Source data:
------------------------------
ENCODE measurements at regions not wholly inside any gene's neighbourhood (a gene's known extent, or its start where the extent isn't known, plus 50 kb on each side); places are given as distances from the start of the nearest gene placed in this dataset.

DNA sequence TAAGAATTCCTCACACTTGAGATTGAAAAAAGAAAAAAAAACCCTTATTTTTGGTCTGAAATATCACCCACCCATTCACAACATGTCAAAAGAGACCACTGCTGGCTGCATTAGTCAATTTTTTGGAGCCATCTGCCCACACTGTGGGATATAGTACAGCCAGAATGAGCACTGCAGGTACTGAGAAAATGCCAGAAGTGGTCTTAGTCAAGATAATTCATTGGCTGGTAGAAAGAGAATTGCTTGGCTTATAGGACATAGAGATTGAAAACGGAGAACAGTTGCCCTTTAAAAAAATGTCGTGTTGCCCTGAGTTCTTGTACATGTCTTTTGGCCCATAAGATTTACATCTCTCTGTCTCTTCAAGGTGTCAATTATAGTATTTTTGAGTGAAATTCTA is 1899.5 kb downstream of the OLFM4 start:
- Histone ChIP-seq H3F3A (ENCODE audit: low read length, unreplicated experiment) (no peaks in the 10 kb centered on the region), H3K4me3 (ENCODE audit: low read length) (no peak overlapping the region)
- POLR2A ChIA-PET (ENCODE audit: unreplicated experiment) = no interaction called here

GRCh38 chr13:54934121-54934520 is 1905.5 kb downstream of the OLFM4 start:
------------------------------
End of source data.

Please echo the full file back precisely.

ENCODE measurements at regions not wholly inside any gene's neighbourhood (a gene's known extent, or its start where the extent isn't known, plus 50 kb on each side); places are given as distances from the start of the nearest gene placed in this dataset.

DNA sequence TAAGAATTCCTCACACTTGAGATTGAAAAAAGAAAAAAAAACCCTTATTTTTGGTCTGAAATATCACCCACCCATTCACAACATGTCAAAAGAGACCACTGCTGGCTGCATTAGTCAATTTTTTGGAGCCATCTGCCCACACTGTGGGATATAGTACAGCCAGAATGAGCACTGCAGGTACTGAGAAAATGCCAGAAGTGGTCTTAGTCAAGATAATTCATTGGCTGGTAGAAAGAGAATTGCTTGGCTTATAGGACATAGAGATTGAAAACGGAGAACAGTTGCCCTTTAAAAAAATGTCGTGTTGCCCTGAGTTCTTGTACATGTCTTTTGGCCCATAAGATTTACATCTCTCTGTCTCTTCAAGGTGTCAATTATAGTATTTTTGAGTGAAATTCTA is 1899.5 kb downstream of the OLFM4 start:
- Histone ChIP-seq H3F3A (ENCODE audit: low read length, unreplicated experiment) (no peaks in the 10 kb centered on the region), H3K4me3 (ENCODE audit: low read length) (no peak overlapping the region)
- POLR2A ChIA-PET (ENCODE audit: unreplicated experiment) = no interaction called here

GRCh38 chr13:54934121-54934520 is 1905.5 kb downstream of the OLFM4 start: